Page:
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ARS Home » Research » Research Project #443407

Research Project: Defining the Upper and Lower Respiratory Tract Transcriptome of Cattle Health and Disease

Location: Research Programs

Project Number: 3022-32000-018-032-S
Project Type: Non-Assistance Cooperative Agreement

Start Date: Sep 1, 2023
End Date: Aug 31, 2025

New approaches to understanding host immune responses to infection are needed to advance livestock health research, including studies of disease pathogenesis and correlates of disease resistance. Currently, the field is stymied by the lack of conventional immunological reagents such as antibodies and cytokine measurement tools. However, the use of next gen host transcriptome sequencing technologies provides a solution to the problem by elucidating cellular immune responses at unprecedented detail while bypassing the need for conventional immunological reagents. Such approaches have begun to revolutionize the study of human diseases in the last 5 years and can be readily applied to study livestock disease as well. We propose therefore to use RNA sequencing (including scRNAseq, bulk RNAseq, and deconvolution algorithms) to develop an atlas of the airway and blood immune cell populations of healthy cattle, and how these populations change in response to shipping stress and to pneumonia. We will also define the changes that occur in these cell populations as the immune system matures in the first year of life. We have already completed initial scRNAseq and bulk RNAseq on airway cells from healthy cattle and are therefore confident we have advanced cell preparation and bioinformatic tools required to complete the proposed studies in cooperation with the USDA ARS.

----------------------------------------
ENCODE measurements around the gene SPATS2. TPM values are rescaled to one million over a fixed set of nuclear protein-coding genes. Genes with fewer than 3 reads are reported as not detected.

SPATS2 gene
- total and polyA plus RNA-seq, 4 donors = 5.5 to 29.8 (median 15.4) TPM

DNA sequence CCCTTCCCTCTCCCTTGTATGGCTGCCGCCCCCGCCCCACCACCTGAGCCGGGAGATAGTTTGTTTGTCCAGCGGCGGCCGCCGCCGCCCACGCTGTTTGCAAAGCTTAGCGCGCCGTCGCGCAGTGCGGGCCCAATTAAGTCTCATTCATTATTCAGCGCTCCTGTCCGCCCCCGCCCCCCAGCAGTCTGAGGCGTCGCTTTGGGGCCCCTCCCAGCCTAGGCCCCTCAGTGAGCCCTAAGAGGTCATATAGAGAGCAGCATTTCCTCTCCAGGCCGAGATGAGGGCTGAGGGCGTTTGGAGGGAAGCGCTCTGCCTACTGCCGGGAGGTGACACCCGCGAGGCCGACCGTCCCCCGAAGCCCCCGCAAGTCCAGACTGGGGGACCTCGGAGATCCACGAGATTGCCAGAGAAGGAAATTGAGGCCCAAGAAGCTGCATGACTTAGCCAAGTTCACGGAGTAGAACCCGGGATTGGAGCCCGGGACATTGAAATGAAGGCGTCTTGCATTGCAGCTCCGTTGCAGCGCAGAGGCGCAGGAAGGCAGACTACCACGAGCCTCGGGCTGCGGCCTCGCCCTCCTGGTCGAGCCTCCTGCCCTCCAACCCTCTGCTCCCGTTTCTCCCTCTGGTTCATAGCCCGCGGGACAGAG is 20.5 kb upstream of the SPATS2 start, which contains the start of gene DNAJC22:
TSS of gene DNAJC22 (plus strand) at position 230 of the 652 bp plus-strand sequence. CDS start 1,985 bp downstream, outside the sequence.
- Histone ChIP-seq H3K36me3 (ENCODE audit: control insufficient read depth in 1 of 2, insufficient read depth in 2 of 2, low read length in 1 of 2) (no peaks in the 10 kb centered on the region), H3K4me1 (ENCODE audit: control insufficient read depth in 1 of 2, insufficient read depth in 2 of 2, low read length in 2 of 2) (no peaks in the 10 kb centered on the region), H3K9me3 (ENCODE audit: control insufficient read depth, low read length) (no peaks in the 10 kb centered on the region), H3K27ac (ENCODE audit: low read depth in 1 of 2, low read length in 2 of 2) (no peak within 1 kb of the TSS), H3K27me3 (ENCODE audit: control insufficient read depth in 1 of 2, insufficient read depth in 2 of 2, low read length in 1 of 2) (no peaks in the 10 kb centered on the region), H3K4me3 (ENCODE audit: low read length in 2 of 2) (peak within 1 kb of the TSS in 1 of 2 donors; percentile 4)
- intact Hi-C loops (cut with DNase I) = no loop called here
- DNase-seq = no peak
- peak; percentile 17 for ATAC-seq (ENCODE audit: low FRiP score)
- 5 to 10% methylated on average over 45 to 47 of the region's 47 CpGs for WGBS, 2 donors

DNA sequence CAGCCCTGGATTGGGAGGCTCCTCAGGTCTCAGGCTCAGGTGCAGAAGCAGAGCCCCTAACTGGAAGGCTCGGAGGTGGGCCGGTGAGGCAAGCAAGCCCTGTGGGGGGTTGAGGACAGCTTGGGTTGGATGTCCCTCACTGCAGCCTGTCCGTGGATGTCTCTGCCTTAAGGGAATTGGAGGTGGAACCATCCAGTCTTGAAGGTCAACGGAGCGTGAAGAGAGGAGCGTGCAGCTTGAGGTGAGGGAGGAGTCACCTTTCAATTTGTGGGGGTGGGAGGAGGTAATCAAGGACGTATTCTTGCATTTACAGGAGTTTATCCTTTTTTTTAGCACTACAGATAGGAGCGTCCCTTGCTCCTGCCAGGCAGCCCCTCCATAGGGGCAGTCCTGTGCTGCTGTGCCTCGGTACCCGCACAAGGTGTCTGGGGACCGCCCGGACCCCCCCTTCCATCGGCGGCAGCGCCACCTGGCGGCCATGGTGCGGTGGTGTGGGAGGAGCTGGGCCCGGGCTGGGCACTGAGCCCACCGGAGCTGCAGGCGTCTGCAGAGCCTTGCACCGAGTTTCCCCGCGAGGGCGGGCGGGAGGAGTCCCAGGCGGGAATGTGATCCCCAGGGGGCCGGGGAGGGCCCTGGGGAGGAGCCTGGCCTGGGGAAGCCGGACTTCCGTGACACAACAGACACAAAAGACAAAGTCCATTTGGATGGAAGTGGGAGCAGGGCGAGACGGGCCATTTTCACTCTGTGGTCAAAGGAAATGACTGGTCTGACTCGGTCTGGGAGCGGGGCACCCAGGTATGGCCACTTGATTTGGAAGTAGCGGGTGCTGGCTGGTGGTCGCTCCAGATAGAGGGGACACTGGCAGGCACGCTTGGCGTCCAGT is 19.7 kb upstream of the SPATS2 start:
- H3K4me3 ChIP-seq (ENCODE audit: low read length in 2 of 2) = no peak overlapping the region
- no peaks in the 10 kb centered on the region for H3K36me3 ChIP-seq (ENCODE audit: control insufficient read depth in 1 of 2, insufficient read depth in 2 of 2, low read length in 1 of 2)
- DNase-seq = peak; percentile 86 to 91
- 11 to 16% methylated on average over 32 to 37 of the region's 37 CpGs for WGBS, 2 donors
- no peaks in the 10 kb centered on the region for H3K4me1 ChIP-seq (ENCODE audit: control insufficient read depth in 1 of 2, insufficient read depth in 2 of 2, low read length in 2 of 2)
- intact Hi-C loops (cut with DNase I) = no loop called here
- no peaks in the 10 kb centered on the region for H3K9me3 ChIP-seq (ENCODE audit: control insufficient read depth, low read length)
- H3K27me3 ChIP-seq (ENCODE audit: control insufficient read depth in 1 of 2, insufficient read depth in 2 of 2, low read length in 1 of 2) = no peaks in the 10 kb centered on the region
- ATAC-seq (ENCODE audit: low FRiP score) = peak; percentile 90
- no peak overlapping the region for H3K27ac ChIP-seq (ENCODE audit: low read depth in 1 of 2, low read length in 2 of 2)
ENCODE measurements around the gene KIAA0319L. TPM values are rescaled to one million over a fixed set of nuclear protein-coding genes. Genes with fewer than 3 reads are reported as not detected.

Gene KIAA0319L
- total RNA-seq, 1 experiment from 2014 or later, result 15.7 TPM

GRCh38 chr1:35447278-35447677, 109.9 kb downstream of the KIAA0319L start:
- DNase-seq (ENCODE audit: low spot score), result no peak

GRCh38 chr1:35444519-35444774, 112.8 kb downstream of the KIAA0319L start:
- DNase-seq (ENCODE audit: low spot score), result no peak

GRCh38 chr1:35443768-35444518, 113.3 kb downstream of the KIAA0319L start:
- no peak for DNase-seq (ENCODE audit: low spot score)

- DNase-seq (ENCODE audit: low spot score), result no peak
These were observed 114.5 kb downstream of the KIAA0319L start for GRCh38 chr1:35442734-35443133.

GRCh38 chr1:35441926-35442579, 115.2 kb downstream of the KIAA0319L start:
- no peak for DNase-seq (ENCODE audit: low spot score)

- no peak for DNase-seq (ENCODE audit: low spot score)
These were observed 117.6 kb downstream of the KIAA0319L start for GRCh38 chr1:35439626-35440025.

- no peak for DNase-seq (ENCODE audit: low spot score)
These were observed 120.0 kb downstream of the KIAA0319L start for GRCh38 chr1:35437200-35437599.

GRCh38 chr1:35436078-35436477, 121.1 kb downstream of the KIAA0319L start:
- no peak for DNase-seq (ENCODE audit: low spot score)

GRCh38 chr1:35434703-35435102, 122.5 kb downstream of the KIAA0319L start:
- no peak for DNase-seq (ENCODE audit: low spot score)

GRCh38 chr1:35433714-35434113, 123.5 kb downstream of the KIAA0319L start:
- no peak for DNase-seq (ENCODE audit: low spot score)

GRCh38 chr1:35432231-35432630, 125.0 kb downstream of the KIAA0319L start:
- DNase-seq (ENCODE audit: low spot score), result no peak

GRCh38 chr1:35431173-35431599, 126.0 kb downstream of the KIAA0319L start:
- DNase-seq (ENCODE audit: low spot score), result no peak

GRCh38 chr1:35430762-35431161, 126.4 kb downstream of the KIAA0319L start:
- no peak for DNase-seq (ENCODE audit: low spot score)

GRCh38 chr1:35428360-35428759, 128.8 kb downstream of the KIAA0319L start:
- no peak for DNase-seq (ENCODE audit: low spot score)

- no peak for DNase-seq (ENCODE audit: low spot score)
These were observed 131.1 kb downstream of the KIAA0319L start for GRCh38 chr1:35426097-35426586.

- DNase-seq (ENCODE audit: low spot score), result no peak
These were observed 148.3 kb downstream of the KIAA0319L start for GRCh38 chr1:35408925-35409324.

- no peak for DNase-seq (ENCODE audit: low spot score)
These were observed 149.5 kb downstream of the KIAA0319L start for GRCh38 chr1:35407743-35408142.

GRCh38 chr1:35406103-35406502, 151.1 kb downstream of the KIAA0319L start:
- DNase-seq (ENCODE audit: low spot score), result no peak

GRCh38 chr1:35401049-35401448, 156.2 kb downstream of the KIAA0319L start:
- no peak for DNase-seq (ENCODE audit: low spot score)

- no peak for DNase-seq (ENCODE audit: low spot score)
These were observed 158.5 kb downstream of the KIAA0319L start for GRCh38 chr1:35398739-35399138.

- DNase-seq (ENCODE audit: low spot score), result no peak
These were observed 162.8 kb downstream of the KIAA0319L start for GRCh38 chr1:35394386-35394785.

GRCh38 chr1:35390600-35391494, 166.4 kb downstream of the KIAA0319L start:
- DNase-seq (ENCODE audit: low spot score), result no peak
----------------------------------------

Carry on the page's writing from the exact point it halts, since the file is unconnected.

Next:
The Cooperator proposes to conduct three studies to create a new atlas of airway cells and circulating leukocytes in cattle and how these cells respond to stress, infection, and age maturation. The data from these studies will form the foundation of a new approach to investigating immune responses and disease pathogenesis in cattle and the information can also be used to complement and extend conventional immunological investigations and provide new target leads.